But I digress; I believe that presuming that Americans are unanimously uncritical of their government and overtly nationalistic is an enormous overgeneralization and a false stereotype. While this is a pretty widespread perception around the world, most stereotypes offer an element of truth. Truthfully, many Americans are critical of the US government and its history, but many refer to these individuals as unpatriotic.
So when someone tells me, “You’re not the typical American, it’s refreshing to hear someone from the US be critical of their government,” I am filled with a complicated mixture of thoughts and emotions.
I am extremely proud to be American, regardless of being very critical and in some ways, ashamed of elements of our history and culture. Despite my pride, it is very difficult for me to come to terms with some of the abhorrent truths of American history, policy and culture: Slavery, the horrendous treatment of Native Americans, the paradox of a population with a deep pride in the immigrant tradition of the US yet the perpetual mistreatment of immigrant groups, our obsession with guns, our militaristic tendencies, the abhorrent treatment of our veterans (many are homeless), and our support for dictatorial regimes around the globe… The list goes on and on, but those are certainly some of the highlights.
America has also been a land of innovation, invention and social progress. Since the establishment of the first permanent English settlement in North America in Jamestown in 1607, millions of people have come to the US from around the globe to pursue their own view of a “better life.”
The world continues to look to America as a standard for the equitable treatment of citizens, despite the fact that there is still a lot of room for improvement. Like it or not, the United States of America has been a symbol of the pioneer spirit since before it gained independence, which is precisely why it continues to capture the attention of the world.
That being said, it is a wonder that the US even exists. Consider the very beginnings of the country. The lost colony of Roanoke, which preceded Jamestown, failed and there are still myths about what happened to the settlers there. Some still believe they wandered off into the wilderness and joined Native American tribes. Jamestown, which was established shortly after Roanoke, essentially only survived because of the introduction of tobacco as a cash crop. Before that, the colonists were dying at an alarming rate and were so hungry that many of them resorted to cannibalism.
Flash forward to the War for American Independence. A small group of ill-equipped and poorly trained colonists decided to go to war with the greatest empire in the world at the time, Great Britain. Imagine taking Muhammad Ali in his prime and putting him into the ring against Justin Bieber. Unfortunately, the US colonies are Justin Bieber in this parallel. In essence, the odds were completely against the US colonists in almost every category from the start, but somehow, they were able to carve out a nation for themselves.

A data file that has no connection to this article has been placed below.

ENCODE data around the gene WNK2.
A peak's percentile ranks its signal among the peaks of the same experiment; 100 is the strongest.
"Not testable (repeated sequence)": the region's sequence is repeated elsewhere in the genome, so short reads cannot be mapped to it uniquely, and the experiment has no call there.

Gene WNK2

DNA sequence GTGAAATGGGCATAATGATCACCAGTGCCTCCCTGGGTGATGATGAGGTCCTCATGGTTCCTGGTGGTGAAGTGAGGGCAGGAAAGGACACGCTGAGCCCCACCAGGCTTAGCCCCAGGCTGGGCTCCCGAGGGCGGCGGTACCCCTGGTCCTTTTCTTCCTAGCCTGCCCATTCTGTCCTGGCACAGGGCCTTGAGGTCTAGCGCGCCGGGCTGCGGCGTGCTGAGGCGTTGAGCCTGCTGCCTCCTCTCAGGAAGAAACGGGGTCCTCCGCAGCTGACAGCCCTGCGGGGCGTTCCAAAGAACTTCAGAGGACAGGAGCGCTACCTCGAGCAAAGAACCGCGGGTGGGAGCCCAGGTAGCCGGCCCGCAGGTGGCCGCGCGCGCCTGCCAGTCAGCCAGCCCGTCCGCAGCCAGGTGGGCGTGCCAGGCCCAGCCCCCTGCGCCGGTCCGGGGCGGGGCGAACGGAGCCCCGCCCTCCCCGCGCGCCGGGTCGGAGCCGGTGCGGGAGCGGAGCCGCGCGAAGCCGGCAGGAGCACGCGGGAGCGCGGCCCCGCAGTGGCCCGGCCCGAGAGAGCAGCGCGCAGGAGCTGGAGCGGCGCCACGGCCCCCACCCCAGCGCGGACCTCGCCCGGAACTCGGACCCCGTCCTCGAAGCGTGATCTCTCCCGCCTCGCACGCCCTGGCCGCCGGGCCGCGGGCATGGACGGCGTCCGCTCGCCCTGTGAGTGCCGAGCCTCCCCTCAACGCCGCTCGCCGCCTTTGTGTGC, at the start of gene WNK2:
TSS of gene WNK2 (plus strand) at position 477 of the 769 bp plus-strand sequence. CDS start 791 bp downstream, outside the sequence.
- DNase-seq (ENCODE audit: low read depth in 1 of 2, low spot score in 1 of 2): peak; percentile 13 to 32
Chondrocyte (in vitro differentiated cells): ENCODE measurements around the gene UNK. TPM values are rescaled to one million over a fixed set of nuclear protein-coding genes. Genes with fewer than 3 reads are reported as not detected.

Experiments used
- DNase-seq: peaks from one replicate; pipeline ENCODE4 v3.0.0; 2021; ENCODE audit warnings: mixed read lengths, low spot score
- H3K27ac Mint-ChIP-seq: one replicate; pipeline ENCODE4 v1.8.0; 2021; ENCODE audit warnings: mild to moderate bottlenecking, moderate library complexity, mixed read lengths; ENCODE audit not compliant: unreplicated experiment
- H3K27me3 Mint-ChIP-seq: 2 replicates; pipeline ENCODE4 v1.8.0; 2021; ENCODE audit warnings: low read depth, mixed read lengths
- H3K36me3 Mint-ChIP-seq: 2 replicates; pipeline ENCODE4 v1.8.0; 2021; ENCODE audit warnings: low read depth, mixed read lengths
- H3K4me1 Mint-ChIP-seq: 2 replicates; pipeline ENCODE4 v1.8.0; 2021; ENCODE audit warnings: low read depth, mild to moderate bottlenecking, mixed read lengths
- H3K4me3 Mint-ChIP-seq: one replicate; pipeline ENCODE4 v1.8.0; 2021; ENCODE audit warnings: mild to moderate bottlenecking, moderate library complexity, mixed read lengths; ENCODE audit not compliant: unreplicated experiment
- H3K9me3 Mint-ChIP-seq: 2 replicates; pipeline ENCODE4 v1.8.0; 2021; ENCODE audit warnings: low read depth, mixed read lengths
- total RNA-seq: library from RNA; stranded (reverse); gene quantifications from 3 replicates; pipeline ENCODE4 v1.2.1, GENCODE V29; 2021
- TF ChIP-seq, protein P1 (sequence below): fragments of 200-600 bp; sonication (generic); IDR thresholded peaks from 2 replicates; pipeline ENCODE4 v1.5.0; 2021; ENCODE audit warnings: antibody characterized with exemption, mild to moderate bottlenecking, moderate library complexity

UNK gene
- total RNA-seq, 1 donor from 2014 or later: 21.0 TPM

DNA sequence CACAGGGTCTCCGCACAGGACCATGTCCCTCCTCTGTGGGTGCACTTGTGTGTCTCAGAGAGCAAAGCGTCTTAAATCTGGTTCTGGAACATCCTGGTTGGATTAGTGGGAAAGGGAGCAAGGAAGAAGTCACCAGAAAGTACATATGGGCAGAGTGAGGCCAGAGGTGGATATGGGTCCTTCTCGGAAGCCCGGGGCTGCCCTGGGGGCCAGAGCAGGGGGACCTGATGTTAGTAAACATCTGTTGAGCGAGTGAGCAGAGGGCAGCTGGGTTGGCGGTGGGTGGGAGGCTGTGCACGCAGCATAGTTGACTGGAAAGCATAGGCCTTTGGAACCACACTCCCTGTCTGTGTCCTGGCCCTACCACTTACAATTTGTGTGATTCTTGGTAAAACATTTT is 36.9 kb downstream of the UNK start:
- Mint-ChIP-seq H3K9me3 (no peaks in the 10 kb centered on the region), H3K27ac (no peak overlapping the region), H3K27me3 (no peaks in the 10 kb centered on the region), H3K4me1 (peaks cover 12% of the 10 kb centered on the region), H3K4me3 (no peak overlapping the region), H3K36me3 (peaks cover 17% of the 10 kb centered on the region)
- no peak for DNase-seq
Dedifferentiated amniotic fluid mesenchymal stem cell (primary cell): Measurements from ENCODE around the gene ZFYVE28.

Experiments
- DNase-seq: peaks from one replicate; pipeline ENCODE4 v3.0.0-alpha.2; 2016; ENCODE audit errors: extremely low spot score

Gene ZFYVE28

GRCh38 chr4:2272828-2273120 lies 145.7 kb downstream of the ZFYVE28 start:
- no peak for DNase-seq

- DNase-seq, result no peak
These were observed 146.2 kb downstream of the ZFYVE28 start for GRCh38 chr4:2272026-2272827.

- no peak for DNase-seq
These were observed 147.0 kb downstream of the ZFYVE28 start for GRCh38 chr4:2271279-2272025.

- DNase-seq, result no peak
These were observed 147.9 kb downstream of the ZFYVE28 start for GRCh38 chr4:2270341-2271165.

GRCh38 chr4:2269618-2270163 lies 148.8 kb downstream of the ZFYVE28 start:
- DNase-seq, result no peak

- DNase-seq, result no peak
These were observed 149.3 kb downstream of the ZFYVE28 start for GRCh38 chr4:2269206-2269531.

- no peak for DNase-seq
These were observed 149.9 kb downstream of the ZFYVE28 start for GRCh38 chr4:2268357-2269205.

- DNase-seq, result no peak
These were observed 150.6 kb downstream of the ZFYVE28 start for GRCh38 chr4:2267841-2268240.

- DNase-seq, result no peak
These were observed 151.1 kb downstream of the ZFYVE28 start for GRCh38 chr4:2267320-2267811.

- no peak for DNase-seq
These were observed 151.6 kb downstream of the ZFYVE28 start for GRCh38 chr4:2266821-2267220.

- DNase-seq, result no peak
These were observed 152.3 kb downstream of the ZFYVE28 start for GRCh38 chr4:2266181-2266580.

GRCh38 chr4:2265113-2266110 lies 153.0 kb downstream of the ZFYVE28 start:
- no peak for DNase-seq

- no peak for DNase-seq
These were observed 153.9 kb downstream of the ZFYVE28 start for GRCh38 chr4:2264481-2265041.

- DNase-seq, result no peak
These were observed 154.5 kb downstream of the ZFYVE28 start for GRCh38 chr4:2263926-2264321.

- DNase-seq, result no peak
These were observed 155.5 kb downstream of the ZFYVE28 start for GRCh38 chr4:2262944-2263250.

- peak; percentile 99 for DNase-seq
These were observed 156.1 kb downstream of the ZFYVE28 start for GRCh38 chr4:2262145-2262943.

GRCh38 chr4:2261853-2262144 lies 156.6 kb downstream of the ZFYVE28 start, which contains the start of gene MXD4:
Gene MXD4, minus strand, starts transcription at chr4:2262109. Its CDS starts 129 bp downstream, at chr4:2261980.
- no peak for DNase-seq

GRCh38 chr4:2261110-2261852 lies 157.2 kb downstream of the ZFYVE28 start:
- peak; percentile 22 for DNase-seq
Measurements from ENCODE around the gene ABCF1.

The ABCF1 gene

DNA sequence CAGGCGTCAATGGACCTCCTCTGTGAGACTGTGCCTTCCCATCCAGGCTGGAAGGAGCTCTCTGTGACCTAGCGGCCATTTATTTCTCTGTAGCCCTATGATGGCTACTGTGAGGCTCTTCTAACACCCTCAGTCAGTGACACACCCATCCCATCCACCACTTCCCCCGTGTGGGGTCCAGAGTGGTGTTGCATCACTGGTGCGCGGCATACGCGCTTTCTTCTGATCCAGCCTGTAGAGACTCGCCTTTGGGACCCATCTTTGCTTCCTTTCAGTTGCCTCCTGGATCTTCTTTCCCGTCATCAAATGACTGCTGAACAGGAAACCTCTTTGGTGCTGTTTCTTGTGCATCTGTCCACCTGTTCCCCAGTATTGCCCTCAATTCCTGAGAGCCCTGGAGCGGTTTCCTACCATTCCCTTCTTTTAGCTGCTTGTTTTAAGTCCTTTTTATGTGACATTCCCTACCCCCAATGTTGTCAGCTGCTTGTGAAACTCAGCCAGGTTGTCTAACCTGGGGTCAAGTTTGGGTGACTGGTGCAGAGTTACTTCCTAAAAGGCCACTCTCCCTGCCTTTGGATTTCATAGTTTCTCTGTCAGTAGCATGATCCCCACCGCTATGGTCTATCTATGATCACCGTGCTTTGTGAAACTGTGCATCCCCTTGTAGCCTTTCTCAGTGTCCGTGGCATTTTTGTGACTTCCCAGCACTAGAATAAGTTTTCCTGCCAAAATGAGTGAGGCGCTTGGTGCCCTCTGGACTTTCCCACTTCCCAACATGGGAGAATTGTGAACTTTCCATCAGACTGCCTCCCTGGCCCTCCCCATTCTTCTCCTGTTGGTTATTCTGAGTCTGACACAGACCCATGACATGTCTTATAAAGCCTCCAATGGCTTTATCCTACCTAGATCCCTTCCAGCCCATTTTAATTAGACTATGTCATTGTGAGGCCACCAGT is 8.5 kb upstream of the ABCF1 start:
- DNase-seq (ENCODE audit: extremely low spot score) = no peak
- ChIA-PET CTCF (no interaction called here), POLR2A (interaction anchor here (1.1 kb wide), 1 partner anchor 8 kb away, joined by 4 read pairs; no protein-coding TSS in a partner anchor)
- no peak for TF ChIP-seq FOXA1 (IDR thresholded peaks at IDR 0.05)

Since that time, the US states have often quarreled amongst themselves. If you think that the states have their differences today, they were by no means united in the years following the War for Independence. This is precisely why less than 100 years after the War for American Independence, the US became consumed by the bloodiest war in its short but dynamic history – the American Civil War. This war nearly destroyed the US, and it claimed over 600,000 American lives.
At present, it often feels that the US is just as polarized as it was during the Civil War. The US Congress is a source of humor for people around the globe, and a constant migraine for the American people. At this point, “compromise” is now an extremely foreign word in Washington DC. The bipartisan system of the US now holds the country and its people in a chokehold that threatens to decimate the nation and its progress.
The history of the United States has been defined by a debate over individual rights and freedoms and the need for a strong central government. The US is best when it finds compromise and balance between those values and worst when those collide – which pushes both sides to radical positions. The politics of the US are currently excessively emotive, leaving hardly any room for rational thought.
At this point, American Democrats and Republicans spend more time being critical of one another than they do paying attention to the problems that the US faces. There is a pettiness that pervades American politics. Yet, there is still widespread belief in American exceptionalism.
As Peter Beinart noted in a recent article for the National Journal Magazine, “American exceptionalism does not simply mean that America is different from other countries. (After all, every country is different from every other one.) It means that America departs from the established way of doing things, that it’s an exception to the global rule.”
For pious believers in this sentiment America is essentially infallible, and it is wrong to apologize for, or even acknowledge, our mistakes around the globe. In fact, during his 2012 campaign for the presidency, Mitt Romney wrote a book called "No Apology." In this book, Romney argued that Obama apologizes for the nation overseas, and that this reveals his disbelief in America’s greatness, or exceptionalism.
As the Washington Post highlights, Obama hardly apologized for anything, and frequently cited his belief in American exceptionalism. Hence, Romney’s claims were based on false assertions and more than anything, were a product of political rivalry.
But, what if Obama had “apologized” for the nation? What would be so wrong with that? Is it not admirable to admit when one is wrong? Isn’t the first step to reconciliation an apology? And isn’t the US in deep need of reconciliation with many nations and peoples across the globe? Would it not be in the interests of humanity for the world’s greatest power to display just an ounce of humility in an attempt to promote global solidarity?